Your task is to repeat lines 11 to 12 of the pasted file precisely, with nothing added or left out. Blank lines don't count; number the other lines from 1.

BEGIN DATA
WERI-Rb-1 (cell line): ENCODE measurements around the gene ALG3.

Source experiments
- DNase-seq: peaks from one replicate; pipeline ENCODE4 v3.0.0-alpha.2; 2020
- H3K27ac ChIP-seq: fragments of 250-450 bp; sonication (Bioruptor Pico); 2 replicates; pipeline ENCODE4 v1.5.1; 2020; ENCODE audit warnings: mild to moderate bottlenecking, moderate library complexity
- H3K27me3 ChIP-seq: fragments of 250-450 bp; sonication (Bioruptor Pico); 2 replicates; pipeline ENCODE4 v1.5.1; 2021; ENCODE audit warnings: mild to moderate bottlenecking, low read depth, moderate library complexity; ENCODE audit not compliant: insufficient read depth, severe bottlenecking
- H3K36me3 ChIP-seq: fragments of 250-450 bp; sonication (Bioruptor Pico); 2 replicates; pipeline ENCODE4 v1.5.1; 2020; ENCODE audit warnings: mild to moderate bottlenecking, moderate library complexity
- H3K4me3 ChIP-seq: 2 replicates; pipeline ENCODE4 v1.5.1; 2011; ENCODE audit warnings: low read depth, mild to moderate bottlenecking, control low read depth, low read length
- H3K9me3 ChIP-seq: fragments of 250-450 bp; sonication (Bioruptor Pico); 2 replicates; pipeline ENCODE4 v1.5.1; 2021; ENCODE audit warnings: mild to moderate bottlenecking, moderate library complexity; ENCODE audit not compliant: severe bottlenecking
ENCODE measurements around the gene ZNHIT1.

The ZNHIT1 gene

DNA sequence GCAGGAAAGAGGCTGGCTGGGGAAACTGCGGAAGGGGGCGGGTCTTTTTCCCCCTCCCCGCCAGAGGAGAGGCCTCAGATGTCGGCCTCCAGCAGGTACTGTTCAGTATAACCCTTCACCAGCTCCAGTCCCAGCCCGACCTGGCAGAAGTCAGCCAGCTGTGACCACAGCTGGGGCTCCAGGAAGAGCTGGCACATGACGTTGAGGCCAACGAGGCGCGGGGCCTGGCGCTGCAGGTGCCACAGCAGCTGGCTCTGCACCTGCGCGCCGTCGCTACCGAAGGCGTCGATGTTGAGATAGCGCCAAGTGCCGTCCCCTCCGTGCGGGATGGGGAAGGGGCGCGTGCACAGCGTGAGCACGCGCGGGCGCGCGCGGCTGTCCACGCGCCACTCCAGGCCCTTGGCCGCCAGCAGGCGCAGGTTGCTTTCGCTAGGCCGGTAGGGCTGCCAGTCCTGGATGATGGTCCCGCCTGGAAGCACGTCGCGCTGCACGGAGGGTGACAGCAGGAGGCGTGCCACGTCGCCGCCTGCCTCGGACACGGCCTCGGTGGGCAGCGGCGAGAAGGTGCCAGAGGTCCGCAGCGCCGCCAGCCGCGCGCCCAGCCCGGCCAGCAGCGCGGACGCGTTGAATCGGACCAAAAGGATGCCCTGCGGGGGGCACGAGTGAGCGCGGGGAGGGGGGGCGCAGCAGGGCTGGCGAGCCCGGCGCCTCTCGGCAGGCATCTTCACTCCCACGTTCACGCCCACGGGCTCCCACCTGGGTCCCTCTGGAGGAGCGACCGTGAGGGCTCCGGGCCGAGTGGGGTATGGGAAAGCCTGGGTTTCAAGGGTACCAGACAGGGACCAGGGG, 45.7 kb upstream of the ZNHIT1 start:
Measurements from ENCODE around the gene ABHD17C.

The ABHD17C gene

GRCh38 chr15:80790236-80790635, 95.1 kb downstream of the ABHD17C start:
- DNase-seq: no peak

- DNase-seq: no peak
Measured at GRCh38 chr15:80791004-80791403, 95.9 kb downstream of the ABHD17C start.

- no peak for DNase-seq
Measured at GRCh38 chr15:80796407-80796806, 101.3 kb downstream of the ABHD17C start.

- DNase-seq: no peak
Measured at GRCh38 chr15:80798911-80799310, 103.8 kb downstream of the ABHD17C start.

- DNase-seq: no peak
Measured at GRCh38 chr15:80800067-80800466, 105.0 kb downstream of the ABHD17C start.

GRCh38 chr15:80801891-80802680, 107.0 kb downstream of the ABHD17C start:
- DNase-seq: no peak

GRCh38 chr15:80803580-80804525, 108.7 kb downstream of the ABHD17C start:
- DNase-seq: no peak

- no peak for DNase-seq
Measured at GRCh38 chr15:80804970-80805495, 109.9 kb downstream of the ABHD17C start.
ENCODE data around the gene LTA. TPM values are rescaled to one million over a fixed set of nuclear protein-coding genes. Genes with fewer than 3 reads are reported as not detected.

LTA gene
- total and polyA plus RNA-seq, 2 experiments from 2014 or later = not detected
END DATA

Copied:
DNA sequence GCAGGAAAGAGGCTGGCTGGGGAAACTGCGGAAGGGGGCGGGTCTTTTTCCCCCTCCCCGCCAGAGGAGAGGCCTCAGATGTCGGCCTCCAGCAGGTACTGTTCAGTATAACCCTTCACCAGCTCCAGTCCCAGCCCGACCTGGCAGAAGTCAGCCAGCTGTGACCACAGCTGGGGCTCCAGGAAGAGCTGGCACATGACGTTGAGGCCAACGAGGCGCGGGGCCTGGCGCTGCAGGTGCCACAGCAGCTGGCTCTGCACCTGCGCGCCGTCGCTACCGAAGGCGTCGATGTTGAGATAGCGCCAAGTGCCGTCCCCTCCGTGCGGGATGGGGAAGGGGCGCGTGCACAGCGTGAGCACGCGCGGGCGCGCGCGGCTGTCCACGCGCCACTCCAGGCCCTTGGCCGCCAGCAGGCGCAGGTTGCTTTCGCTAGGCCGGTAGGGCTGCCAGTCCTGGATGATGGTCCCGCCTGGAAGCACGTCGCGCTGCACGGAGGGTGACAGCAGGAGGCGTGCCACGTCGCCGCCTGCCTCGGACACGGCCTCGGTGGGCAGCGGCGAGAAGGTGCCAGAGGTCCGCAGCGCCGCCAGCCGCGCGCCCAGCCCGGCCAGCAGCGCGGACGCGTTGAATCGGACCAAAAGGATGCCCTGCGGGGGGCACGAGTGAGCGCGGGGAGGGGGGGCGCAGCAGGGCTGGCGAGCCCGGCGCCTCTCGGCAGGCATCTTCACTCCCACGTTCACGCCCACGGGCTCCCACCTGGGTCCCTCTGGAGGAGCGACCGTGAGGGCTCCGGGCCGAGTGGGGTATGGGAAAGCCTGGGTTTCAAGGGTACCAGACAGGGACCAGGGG, 45.7 kb upstream of the ZNHIT1 start:
Measurements from ENCODE around the gene ABHD17C.